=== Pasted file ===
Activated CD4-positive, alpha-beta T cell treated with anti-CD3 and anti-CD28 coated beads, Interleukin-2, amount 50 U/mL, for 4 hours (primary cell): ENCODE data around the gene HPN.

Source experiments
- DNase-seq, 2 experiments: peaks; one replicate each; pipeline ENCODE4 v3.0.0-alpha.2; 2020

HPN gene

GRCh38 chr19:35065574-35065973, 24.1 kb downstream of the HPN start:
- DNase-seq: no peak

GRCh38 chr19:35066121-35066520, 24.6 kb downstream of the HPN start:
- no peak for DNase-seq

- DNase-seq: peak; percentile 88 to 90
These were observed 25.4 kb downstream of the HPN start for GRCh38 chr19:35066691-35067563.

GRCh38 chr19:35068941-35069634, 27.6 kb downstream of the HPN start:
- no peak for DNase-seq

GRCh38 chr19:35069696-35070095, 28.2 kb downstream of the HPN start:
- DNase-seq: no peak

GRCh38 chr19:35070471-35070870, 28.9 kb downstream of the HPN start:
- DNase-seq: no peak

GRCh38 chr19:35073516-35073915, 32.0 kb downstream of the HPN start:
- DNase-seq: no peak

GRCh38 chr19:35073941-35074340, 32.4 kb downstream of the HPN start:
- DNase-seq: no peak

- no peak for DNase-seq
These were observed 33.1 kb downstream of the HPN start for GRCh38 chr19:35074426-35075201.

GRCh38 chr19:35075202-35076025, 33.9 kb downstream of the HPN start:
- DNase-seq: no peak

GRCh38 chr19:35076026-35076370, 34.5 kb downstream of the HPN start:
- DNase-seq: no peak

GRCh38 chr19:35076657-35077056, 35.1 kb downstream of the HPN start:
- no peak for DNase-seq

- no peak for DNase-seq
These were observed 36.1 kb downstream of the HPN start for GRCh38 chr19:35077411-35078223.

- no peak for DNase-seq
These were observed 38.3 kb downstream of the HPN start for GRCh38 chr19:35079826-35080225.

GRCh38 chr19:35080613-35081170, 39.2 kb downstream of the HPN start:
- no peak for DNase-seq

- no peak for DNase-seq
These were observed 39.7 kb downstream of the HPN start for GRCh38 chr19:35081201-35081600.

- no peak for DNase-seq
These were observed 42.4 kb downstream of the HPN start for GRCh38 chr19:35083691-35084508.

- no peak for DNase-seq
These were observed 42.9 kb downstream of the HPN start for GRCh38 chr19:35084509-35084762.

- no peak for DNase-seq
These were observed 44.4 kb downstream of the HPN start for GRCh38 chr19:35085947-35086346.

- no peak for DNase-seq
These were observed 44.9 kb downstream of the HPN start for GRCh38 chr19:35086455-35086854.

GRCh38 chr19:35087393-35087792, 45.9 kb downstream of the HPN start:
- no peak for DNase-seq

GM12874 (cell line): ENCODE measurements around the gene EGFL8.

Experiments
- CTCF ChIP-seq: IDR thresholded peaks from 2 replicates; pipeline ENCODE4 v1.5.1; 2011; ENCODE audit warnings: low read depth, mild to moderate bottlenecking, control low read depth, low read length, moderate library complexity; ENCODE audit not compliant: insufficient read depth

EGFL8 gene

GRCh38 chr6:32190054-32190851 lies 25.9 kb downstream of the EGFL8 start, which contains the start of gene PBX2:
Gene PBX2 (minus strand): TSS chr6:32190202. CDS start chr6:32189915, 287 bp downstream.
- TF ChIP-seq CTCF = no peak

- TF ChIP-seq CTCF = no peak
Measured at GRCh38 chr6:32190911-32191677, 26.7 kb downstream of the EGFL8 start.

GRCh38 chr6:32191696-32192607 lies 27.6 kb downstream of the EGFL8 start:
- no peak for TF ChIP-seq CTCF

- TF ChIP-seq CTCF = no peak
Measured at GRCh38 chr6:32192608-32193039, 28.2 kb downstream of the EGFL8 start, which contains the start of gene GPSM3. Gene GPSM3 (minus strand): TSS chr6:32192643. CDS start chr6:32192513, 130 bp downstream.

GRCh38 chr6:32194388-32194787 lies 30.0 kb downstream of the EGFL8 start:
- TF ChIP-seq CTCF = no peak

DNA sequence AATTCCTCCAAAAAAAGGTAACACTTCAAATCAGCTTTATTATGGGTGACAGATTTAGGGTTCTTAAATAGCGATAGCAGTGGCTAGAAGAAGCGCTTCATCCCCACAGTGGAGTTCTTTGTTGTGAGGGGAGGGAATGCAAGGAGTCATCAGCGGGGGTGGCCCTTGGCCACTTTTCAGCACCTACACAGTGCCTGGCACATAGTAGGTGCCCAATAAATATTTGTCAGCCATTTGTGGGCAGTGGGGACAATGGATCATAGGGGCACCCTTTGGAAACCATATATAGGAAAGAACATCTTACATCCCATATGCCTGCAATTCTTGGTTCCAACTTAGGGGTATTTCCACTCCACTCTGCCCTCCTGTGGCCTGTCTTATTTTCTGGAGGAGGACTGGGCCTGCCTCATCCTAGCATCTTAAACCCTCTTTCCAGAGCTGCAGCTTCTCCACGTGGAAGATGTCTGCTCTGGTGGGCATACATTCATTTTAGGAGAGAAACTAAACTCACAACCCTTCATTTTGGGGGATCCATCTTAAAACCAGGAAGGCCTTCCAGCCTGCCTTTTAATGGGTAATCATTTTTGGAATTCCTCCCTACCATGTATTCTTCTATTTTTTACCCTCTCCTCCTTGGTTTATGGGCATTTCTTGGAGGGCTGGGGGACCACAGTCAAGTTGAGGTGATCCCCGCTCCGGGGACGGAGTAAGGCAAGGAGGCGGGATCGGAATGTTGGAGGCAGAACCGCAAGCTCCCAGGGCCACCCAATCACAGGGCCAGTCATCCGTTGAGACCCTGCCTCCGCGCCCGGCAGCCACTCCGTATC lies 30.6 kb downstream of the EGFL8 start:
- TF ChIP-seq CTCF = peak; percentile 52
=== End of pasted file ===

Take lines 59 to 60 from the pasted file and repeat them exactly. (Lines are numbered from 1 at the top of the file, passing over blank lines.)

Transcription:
Measured at GRCh38 chr6:32192608-32193039, 28.2 kb downstream of the EGFL8 start, which contains the start of gene GPSM3. Gene GPSM3 (minus strand): TSS chr6:32192643. CDS start chr6:32192513, 130 bp downstream.

GRCh38 chr6:32194388-32194787 lies 30.0 kb downstream of the EGFL8 start: